Keywords The second demographic transition· Chinese pattern·Family changes·Marriage and childbearing
Website of the paper https://link.springer.com/article/10.1007/s42379-022-00113-0
James M. Raymo The second demographic transition in Japan: a review of the evidence
Abstract Despite a half century of below-replacement fertility, Japan is typically not included in discussions and evaluations of the second demographic transition (SDT), a widely referenced framework for understanding family changes and attitudinal shifts associated with very low fertility. I address this limitation by drawing upon a range of published research and data sources to provide an empirical basis for thinking about how the Japanese experience does or does not conform to the general patterns of behavioral and attitudinal change associated with the SDT in the West. From this evidence, it seems clear that the prototypical pattern of family change in Northern and Western Europe has only partially emerged in Japan. The same is true of attitudes, particularly those related to gender. Consistent with depictions of the SDT in Europe, Japan has experienced substantial delays in marriage and childbearing along with notable increases in non-marital cohabitation and divorce. However, non-marital childbearing has remained at negligibly low levels and cohabiting unions have not emerged as an alternative to marriage. Attitudinal data show that endorsement of conventional family patterns and gender roles has declined, but remains at higher levels than in most SDT countries. Taken as a whole, these data describe a distinctive path to very low fertility in which universal forces of social and family change interact with strong normative expectations of two-parent families characterized by a clear gender division of labor.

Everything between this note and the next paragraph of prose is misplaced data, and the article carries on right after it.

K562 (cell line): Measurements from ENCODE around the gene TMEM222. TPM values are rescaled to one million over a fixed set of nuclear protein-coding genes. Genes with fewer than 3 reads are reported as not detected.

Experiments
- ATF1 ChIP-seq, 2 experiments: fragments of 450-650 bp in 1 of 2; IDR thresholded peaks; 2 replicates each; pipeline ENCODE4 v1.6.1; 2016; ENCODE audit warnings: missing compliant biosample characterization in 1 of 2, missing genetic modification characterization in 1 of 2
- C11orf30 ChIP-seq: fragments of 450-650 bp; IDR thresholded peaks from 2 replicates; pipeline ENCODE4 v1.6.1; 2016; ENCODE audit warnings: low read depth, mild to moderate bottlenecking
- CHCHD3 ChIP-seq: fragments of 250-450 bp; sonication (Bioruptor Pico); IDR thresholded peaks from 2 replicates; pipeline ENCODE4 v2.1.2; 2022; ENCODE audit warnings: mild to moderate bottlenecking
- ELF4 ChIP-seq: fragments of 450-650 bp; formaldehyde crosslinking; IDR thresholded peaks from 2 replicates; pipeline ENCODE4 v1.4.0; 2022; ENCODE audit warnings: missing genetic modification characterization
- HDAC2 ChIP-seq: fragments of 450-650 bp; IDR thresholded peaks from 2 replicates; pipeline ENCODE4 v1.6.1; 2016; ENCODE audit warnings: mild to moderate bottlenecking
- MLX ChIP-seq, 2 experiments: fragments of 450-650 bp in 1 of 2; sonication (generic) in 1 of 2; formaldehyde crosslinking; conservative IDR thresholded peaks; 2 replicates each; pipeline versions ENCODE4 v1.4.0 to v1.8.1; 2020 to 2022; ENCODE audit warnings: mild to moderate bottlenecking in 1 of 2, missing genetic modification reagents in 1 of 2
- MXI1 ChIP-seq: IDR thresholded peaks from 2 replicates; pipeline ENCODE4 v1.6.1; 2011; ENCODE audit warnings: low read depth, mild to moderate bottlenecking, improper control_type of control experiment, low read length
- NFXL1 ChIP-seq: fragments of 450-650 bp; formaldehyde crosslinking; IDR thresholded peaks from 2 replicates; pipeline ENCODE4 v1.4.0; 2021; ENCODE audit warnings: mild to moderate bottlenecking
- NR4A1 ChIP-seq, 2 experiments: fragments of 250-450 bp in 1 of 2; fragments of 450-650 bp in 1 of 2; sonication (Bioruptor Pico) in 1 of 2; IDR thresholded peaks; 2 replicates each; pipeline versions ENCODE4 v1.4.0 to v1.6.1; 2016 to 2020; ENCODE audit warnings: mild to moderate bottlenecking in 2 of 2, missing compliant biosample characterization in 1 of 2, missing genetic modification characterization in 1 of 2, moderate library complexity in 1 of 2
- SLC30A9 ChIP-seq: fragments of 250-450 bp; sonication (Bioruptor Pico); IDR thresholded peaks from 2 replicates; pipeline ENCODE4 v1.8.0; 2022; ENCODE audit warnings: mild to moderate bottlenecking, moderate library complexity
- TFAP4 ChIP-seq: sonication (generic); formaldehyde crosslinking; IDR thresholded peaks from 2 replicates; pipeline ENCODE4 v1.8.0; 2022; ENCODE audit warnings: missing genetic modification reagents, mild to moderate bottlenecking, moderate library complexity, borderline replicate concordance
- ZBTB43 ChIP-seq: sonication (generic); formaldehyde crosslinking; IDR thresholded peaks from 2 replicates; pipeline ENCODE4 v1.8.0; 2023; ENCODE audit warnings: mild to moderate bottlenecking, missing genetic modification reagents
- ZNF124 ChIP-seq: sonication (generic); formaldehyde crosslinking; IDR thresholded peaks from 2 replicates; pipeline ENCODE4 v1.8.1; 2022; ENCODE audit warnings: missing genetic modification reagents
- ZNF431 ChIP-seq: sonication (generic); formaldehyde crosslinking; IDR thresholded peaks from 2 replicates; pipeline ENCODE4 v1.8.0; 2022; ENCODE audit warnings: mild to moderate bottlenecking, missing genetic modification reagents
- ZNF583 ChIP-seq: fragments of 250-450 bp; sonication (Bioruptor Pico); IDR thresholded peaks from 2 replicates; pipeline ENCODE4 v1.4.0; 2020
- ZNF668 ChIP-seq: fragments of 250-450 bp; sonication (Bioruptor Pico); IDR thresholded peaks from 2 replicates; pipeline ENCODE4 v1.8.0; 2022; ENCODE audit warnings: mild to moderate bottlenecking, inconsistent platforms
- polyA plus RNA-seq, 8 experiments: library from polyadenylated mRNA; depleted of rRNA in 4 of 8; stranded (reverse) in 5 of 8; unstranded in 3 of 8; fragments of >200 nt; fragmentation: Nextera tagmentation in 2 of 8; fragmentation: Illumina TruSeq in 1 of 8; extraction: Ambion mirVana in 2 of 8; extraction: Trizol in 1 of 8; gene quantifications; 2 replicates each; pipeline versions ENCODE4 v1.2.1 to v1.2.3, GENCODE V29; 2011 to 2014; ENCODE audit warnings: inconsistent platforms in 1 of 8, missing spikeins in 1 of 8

Keywords Fertility·Family·Second demographic transition·Japan
Website of the paper https://link.springer.com/article/10.1007/s42379-022-00116-x
Ariane Utomo, Aris Ananta, Diahhadi Setyonaluri & Calvin Aryaputra A second demographic transition in Indonesia?
Abstract As a predominantly Muslim and ethnically diverse new democracy in Asia, Indonesia is a timely case to study how the contending forces of development and social change are reflected in changing norms and practices around family formation. This paper examines the extent to which the second demographic transition (SDT) theory can provide a primary framework to understand contemporary patterns of fertility, marriage and family change in Indonesia. Against the backdrop of socio-political change following Reformasi in 1998, we found emerging demographic features typically associated with societies in later stages of fertility transition. These include fertility below replacement in some regions; increasing age at first marriage, non-marriage, and divorce rates; and growing diversity in household/family forms. As the vast regions of Indonesia is economically, culturally, and demographically heterogeneous, these key features of SDT are not likely to emerge and unfold in a uniform manner. Further, these demographic shifts are taking place amidst multiple tensions and contradictions in the nature and direction of ideational change pertaining to marriage and the family. We argue that the prevailing ideational change driving the shifts in marriage, fertility, and the family within Indonesia is neither unilinear nor singular in nature. Emerging ideational change embodying individualism, secularism, and post-materialism—originally proposed in SDT theory to be the primary drivers of fertility decline in post-industrial Western Europe—can overlap with popular values promoting de-secularization and the strengthening of familial institutions. As a demographic framework, the SDT theory is an important and useful starting point. But it needs to be reevaluated by considering the complex socio-political and increasingly precarious economic terrains behind fertility transition, as well as marriage and family change in post-Reformasi Indonesia.